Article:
Saturday, September 13, 2008

Mooncake Game Origin and Rules

Adapted from “Discover Gulangyu”《魅力鼓浪屿》

Mooncake Game was started about 1500 years ago by scholars craving success in imperial exams. The total of 63 prizes, based on various dice combinations, was named after imperial titles earned from the exam:

One prize for #1 Scholar (Zhuangyuan) The seven prize levels:

Highest 1. Zhuangyuan with Gold Flower

2. Hongliubo (6 fours)

3. Yaodianliubo (6 ones)

4. Heiliubo (6 of the same, except fours)

5. Wuhong (5 fours)

6. Wuzi (5 of the same, except fours)

Lowest 7. Sihong (4 fours)

Two prizes for No. 2 Scholar (Duitang) A straight.
Four prizes for No. 3 Scholar (Sanhong) Throw 3 fours

Eight prizes for No. 4 Scholar (Sijin) Throw 4 of the same, except fours

Sixteen prizes for No. 5 Scholar (Erju) Throw 2 fours

Thirty two prizes for No. 6 Scholar (Yixiu) Throw 1 four

Rules and names of dice combos have changed little over the centuries, but chips have changed from common coins to Zhuàngyuán chips and cakes (Gǔlàngyú’s are most famous). Oddly, some people in N.E. Fújiàn’s Fúdǐng County (福鼎县) speak S. Fújiàn dialect, and still use “Zhuàngyuán Chips”.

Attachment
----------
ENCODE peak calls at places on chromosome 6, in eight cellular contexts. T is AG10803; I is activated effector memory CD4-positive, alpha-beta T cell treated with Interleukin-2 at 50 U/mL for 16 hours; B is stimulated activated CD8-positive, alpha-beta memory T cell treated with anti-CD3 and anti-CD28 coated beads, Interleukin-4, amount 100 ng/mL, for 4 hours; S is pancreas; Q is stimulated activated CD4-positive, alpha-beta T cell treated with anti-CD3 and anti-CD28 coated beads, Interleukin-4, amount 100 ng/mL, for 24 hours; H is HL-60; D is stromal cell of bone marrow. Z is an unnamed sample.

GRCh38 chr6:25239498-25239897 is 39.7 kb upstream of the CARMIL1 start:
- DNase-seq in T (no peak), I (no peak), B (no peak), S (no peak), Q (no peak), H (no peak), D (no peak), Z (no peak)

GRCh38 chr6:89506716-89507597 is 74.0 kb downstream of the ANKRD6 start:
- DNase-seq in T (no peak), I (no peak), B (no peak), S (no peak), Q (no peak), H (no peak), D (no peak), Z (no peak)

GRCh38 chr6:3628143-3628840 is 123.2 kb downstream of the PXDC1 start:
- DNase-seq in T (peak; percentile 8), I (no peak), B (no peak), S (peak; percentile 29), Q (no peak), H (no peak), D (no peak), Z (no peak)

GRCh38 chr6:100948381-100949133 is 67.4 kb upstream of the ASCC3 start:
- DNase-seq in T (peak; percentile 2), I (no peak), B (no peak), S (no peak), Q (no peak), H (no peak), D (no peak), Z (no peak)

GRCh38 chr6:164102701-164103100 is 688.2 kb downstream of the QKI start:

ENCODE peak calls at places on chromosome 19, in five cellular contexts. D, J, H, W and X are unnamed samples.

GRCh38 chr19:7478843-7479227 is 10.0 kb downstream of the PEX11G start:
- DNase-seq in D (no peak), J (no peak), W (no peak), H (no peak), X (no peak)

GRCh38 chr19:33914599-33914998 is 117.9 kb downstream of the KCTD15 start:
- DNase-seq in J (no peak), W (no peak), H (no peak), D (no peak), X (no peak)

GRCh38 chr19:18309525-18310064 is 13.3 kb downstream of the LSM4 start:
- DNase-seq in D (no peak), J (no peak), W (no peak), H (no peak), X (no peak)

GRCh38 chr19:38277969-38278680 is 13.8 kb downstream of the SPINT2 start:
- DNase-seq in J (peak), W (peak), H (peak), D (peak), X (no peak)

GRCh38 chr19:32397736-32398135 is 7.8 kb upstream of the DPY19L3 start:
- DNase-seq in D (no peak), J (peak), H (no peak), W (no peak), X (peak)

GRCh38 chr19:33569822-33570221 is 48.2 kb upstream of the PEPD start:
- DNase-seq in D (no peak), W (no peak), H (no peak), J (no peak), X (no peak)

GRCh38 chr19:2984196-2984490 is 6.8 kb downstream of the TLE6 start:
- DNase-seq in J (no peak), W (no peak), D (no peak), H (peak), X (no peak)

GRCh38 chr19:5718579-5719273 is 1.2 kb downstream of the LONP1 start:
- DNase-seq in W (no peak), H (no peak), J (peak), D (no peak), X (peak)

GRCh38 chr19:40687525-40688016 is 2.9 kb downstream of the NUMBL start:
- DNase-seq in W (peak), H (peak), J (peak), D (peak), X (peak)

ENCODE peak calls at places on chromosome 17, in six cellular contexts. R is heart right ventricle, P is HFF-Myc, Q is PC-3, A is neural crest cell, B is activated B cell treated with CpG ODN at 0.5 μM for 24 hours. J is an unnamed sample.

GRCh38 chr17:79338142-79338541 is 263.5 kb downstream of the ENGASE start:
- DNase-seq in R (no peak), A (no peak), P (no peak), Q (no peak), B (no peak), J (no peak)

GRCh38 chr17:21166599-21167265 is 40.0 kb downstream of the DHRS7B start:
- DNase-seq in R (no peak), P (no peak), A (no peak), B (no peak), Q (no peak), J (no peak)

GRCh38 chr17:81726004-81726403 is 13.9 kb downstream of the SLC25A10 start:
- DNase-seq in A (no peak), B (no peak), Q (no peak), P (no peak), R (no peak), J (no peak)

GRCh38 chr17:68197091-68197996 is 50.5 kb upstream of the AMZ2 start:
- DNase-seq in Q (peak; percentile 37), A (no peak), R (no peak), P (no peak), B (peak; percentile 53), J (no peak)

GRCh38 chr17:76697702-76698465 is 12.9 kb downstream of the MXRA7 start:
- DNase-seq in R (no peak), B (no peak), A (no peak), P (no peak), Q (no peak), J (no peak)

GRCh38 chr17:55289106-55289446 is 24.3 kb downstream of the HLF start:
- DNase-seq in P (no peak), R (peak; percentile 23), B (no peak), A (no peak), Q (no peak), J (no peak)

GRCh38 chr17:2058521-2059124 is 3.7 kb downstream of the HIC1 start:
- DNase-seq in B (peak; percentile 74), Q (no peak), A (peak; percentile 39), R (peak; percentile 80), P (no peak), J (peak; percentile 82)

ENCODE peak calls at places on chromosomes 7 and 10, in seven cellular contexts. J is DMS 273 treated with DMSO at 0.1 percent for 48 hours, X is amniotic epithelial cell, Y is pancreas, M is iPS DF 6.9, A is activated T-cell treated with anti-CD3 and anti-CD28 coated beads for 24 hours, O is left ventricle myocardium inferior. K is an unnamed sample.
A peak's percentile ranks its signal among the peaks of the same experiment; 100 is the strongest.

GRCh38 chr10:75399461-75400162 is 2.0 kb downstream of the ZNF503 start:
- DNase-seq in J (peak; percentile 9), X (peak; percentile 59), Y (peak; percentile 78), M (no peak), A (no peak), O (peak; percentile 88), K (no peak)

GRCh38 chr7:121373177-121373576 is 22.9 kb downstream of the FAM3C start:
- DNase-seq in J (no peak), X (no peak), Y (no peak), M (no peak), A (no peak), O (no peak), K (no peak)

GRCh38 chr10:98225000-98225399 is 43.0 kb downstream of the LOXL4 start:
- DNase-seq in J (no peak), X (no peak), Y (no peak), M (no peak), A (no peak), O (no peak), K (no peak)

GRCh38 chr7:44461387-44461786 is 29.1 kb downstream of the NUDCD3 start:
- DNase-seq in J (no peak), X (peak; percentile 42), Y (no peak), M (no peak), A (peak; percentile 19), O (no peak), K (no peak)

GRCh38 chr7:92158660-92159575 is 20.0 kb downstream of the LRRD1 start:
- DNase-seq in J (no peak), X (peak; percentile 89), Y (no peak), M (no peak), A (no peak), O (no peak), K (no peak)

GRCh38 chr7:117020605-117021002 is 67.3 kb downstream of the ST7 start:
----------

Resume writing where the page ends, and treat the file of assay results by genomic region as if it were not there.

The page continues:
Legend has it that one of Koxinga’s officers adapted dice game rules to create the mooncake game in order to preoccupy homesick soldiers, and according to many Qīng Dynasty writers, such as Zhèng Dàjiǔ (郑大久), in “Taiwanese Folk Customs” (《台湾民俗》), for centuries afterwards Táiwān folk stayed up all night shouting and tossing dice to compete for the large flour cake with a red “Yuán” character in the center.

Today the mooncake game is found not only in S. Fújiàn and Táiwān but also, it appears, wherever you find overseas Chinese of Xiàmén ancestry. A reader e-mailed me to say, “We play the Mooncake Game in the Philippines too!” Perhaps. But only in Xiàmén is the game preserved virtually unchanged. Even during the “Cultural Revolution,” when all “old” thinking and practices were frowned upon, Xiamen folk tossed the dice for mooncakes—though furtively!

In 2003, Gǔlàngyú’s first annual Mooncake Game Cultural Festival attracted crowds of locals, as well as domestic and overseas visitors and the media, and since then the game has become more popular than ever—though mooncakes are no longer the prize of choice (mooncakes, like fruitcake in America, are traditional but not necessarily all that tasty). Prizes today are usually more practical, like shampoo, towels, thermoses, blankets, or cutlery.

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